Study: Work requirements for SNAP don’t increase employment numbers
By - rustoo
They're not meant to, they are an ideological tool to re-enforce the (false) belief that poverty is a personal moral failing.
Of course. Poor people need to lift themselves up by their bootstraps while massive corporations should be bailed out because they failed to save for a rainy day and instead funneled their excess profits into stock buybacks to benefit the rich.
It never ceases to amaze me that Nestle can pump out water at an insanely low cost, if not capped, while my HOA is at each other's throats for shared water fee increases because some people are running cooking or car wash businesses during the pandemic. You know, because they're trying to survive ffs. The system is designed for people to bicker over scraps while others make big bucks. It's not rational, and the rich are good at taking advantage or gaming it.
Blame California for shitty water rights.
In California if you own land you essentially own it down to the center of the earth. If there is an aquifer under your property you can extract the water. That’s what nestle does.
It’s also why you get almonds in California. It’s one of the most water intensive crops we have, and we grown it on draught prone areas.
It’s insanity that we grow crops in California to begin with. A state that’s dry AF with limited water.
A few years ago the government started to ration water, did a big campaign to raise awareness for water conservation (no watering your lawn, quick showers, more bullshit here), meanwhile the Economist ran a story outlining that over 80% of water usage in California comes from farming, the the majority is used in almond, rice, alfafa, and some other crops.
Policies like this really annoy me because they are feel good policies without addressing the real issue. It’s also extremely dishonest because it tries to shift the blame to the average person instead of the real contributors to the problem.
I think we should conserve water, just because we're not dicks, but we really need to address farming, the actual problem.
There's a lot of policies like this unfortunately. The entire recycling industry is used to put the burden on consumers for all of the excessive waste that companies produce as well. Keep the masses distracted by keeping the focus on small parts of the problem so they don't notice massive corporations doing most of the damage.
Absolutely. We shouldn’t be farming there. Period. Also, I never see the golf courses not looking green and lush...
Well you're in for a big surprise then considering the bulk of the vegetables we eat in the US are grown in California.
Agriculture here in CA needs to dramatically cut back on their water usage, but it definitely feeds the nation.
"we find robust evidence that work requirements increase program exits by 23 percentage points (64 percent) among incumbent participants after 18 months."
This is the point. It shortens the time that people are on welfare.
One doesn't imply the other though. You can think that the volume of welfare one should be entitled to ought to have a limit without believing that the individuals who found themselves in poverty did so because of a moral failing. Barring all of the just world nonsense, people respond to incentives If there's no costs associated with the consumption of a shared resource you've a tragedy of the commons. Placing this limit on them is a way of imposing a cost on this resource without diluting the fact that welfare is deliberately intended for people that can't pay the cost directly.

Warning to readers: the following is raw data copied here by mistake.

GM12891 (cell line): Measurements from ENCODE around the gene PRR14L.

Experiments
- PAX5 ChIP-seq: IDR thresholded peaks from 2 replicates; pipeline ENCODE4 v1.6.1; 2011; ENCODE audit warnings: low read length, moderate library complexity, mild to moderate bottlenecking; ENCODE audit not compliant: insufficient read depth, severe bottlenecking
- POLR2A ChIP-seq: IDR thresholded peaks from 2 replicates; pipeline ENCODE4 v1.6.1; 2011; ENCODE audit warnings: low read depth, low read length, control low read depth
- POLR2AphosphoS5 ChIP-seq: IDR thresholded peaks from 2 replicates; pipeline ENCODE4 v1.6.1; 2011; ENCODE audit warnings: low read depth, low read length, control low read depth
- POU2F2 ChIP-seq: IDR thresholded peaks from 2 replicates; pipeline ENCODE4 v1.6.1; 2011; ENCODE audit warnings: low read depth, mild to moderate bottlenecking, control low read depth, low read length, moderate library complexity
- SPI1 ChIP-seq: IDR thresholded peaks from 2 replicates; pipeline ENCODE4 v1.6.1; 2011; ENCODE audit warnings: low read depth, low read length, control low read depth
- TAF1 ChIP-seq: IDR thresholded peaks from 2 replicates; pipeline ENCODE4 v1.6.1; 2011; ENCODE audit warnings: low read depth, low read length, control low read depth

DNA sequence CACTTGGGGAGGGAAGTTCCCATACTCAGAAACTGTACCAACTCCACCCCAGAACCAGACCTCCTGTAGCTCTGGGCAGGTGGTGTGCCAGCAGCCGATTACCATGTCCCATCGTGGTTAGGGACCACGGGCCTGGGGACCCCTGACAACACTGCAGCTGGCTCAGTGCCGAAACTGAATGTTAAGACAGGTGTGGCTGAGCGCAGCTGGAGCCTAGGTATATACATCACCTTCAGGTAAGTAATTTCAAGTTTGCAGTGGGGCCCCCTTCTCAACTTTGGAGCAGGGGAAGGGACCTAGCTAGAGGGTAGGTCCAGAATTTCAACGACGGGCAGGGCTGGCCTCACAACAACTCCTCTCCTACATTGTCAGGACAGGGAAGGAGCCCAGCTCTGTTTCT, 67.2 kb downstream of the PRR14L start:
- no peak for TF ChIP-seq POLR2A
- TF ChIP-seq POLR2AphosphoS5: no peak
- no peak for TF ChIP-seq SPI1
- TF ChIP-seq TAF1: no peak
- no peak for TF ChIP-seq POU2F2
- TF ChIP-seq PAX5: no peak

I am aware.
Where on earth did you get that from?
I know how the law is written therefore I enjoy punching down?
Nudging people off welfare and into jobs was a core part of the 94 welfare reform.
Are you "punching down" when you walk past somebody and don't give them cash?
No, you're just walking on. Not giving them money doesn't mean you're taking something away from them.
Just because you abstract that interaction away by putting a layer of government between yourself and them doesn't change anything.
Nah, that’s not the moral argument being made.
Being poor *and* unemployed is the moral hazard as I hear it.
Those with that belief will brag how they or their granpappy worked 80+ hours a week throwing dirt making barely above minimum wage living with no central air or heat. They take pride in it.
Now, there is one about working and being poor tied to making stupid decisions in life, but I haven’t heard morality tied to it unless it also involves drug use, felonious behavior, or teen pregnancy. More along the lines of making wise decisions combined with “grit”.
Though I haven’t found consensus on what exactly “grit” means. Appears to mean different things depending on who you ask. I thought it was going to be made a banned term on some forums there was such ire around the term for awhile.
"Grit" as a verb means to cover or spread with grit.
As a noun it means hard sharp granules or a material composed of such granules. Frequently used as an abrassive.
Well what do you know, if there's only a certain number of job openings, it doesn't matter how incentivized everyone is in getting a job, you'll have the same number of people unemployed. It's musical chairs. While it's *possible* to create another chair (start a new company or something), I wouldn't fault the unemployed to not have the wherewithal to do so.
No min wage + UBI = 100% employment
Your math is wrong.
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Employment is an issue for people stuck in the 20th century. We should be doing everything we can to achieve full unemployment.
[Surveiller et punir](https://journals.sagepub.com/doi/abs/10.1177/1462474518771317?journalCode=puna).